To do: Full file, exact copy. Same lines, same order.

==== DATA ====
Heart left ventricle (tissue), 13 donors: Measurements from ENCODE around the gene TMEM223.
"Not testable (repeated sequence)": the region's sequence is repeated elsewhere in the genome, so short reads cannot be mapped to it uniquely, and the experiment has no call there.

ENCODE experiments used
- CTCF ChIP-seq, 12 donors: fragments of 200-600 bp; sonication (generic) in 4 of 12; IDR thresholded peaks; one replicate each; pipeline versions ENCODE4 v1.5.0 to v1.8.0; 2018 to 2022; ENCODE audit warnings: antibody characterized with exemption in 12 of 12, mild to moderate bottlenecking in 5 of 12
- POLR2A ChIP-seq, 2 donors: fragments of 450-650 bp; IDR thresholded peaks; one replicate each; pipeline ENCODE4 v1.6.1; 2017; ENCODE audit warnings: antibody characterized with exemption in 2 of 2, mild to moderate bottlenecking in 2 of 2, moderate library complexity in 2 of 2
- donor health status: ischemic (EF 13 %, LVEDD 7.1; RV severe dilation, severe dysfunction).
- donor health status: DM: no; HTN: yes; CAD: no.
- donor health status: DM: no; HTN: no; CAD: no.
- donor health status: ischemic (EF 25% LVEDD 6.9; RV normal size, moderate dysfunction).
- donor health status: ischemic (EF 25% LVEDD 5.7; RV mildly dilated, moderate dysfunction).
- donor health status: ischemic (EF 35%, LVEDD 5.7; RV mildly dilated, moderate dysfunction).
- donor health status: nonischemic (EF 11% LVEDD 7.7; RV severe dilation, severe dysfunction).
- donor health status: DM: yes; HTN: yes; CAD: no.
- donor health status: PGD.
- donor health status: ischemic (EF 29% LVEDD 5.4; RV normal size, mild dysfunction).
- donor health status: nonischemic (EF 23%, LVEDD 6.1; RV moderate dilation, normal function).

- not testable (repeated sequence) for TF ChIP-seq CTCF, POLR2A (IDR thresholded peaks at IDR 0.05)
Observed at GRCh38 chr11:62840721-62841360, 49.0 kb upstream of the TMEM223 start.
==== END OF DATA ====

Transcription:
Heart left ventricle (tissue), 13 donors: Measurements from ENCODE around the gene TMEM223.
"Not testable (repeated sequence)": the region's sequence is repeated elsewhere in the genome, so short reads cannot be mapped to it uniquely, and the experiment has no call there.

ENCODE experiments used
- CTCF ChIP-seq, 12 donors: fragments of 200-600 bp; sonication (generic) in 4 of 12; IDR thresholded peaks; one replicate each; pipeline versions ENCODE4 v1.5.0 to v1.8.0; 2018 to 2022; ENCODE audit warnings: antibody characterized with exemption in 12 of 12, mild to moderate bottlenecking in 5 of 12
- POLR2A ChIP-seq, 2 donors: fragments of 450-650 bp; IDR thresholded peaks; one replicate each; pipeline ENCODE4 v1.6.1; 2017; ENCODE audit warnings: antibody characterized with exemption in 2 of 2, mild to moderate bottlenecking in 2 of 2, moderate library complexity in 2 of 2
- donor health status: ischemic (EF 13 %, LVEDD 7.1; RV severe dilation, severe dysfunction).
- donor health status: DM: no; HTN: yes; CAD: no.
- donor health status: DM: no; HTN: no; CAD: no.
- donor health status: ischemic (EF 25% LVEDD 6.9; RV normal size, moderate dysfunction).
- donor health status: ischemic (EF 25% LVEDD 5.7; RV mildly dilated, moderate dysfunction).
- donor health status: ischemic (EF 35%, LVEDD 5.7; RV mildly dilated, moderate dysfunction).
- donor health status: nonischemic (EF 11% LVEDD 7.7; RV severe dilation, severe dysfunction).
- donor health status: DM: yes; HTN: yes; CAD: no.
- donor health status: PGD.
- donor health status: ischemic (EF 29% LVEDD 5.4; RV normal size, mild dysfunction).
- donor health status: nonischemic (EF 23%, LVEDD 6.1; RV moderate dilation, normal function).

- not testable (repeated sequence) for TF ChIP-seq CTCF, POLR2A (IDR thresholded peaks at IDR 0.05)
Observed at GRCh38 chr11:62840721-62841360, 49.0 kb upstream of the TMEM223 start.